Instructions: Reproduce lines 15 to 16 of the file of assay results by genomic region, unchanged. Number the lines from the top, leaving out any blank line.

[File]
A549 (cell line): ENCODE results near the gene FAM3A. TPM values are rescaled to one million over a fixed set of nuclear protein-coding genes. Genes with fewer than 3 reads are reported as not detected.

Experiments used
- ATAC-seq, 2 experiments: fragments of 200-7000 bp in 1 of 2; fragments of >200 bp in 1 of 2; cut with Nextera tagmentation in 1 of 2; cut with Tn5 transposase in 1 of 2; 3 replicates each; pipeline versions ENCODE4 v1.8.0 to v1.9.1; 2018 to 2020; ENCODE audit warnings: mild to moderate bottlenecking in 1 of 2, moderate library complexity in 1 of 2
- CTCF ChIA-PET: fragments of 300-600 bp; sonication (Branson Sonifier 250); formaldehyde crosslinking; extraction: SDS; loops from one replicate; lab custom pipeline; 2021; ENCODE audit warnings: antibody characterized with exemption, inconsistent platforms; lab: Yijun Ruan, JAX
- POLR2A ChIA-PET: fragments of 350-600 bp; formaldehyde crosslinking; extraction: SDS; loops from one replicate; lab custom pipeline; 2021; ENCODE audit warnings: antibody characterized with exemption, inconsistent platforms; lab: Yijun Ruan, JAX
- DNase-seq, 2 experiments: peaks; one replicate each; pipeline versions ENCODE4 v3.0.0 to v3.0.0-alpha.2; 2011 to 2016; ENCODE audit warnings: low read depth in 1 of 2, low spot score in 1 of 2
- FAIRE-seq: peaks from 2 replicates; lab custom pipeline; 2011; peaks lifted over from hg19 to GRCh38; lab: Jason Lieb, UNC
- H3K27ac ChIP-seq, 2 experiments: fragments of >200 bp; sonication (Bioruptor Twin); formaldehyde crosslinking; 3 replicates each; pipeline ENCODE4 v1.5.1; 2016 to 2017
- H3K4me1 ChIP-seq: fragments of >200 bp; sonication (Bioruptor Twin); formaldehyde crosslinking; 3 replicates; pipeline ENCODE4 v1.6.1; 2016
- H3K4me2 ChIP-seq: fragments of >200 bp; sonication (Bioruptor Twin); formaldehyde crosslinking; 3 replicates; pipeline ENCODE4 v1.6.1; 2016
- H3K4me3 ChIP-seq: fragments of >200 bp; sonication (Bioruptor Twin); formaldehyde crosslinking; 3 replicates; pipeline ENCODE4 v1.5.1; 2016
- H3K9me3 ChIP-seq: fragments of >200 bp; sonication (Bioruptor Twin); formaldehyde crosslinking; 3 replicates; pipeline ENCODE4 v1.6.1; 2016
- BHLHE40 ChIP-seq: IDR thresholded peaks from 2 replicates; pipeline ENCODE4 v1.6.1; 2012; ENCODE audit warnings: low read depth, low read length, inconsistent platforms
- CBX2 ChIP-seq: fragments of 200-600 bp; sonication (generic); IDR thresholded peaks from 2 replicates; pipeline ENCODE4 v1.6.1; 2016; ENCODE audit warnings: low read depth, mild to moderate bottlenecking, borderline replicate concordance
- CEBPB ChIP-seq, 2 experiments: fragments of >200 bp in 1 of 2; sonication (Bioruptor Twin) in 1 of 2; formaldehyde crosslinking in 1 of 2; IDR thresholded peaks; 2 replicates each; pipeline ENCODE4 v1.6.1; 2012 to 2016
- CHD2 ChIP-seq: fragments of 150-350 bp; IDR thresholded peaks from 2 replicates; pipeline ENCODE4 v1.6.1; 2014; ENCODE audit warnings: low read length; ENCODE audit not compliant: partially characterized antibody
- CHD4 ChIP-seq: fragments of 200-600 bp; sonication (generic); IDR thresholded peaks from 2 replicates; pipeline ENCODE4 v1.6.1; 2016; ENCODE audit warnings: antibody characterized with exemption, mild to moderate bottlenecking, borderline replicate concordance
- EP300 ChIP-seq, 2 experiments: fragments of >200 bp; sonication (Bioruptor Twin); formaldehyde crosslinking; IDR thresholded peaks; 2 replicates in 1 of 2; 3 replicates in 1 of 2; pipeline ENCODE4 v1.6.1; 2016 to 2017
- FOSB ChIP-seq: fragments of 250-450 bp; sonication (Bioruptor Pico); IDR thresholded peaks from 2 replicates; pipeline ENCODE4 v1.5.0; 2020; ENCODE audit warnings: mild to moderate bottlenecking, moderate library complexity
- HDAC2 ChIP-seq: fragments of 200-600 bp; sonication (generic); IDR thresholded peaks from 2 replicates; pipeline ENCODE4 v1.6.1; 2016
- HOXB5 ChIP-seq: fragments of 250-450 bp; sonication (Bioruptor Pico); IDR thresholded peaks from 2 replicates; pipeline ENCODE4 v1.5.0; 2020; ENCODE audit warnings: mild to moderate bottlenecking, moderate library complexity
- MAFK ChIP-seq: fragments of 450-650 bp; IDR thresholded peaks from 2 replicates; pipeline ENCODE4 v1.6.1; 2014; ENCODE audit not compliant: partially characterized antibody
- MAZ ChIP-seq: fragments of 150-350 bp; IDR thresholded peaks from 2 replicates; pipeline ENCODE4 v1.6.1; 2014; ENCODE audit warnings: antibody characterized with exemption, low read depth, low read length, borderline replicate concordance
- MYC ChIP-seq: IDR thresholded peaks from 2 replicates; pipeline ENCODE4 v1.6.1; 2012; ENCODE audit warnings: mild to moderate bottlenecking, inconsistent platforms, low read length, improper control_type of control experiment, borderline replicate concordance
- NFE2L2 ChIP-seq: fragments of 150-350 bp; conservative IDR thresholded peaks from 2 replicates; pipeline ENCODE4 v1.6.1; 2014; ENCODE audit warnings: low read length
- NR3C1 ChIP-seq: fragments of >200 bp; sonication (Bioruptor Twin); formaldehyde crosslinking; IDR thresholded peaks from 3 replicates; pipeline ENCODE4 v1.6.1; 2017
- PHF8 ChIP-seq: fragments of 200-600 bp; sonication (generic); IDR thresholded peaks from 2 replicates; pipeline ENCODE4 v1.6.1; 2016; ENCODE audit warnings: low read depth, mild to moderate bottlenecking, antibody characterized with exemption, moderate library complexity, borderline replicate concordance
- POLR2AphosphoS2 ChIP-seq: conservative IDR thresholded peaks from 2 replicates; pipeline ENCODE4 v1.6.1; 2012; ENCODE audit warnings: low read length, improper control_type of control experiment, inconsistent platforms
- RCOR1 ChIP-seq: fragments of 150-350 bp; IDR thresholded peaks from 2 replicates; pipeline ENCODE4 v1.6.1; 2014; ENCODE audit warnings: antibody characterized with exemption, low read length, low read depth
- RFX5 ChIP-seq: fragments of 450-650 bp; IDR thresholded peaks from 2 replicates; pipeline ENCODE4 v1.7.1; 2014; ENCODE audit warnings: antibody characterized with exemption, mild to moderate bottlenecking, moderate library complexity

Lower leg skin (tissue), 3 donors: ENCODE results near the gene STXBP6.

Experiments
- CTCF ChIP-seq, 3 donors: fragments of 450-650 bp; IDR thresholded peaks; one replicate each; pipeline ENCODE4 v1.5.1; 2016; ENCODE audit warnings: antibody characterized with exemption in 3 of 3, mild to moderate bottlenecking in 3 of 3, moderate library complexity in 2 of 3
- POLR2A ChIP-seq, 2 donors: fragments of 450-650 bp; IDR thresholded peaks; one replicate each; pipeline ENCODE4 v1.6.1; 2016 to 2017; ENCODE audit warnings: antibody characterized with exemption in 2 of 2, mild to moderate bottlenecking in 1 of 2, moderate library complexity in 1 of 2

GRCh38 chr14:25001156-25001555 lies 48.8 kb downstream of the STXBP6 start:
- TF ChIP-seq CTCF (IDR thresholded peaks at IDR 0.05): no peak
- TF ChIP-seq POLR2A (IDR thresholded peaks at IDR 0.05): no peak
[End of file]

- CEBPB ChIP-seq, 2 experiments: fragments of >200 bp in 1 of 2; sonication (Bioruptor Twin) in 1 of 2; formaldehyde crosslinking in 1 of 2; IDR thresholded peaks; 2 replicates each; pipeline ENCODE4 v1.6.1; 2012 to 2016
- CHD2 ChIP-seq: fragments of 150-350 bp; IDR thresholded peaks from 2 replicates; pipeline ENCODE4 v1.6.1; 2014; ENCODE audit warnings: low read length; ENCODE audit not compliant: partially characterized antibody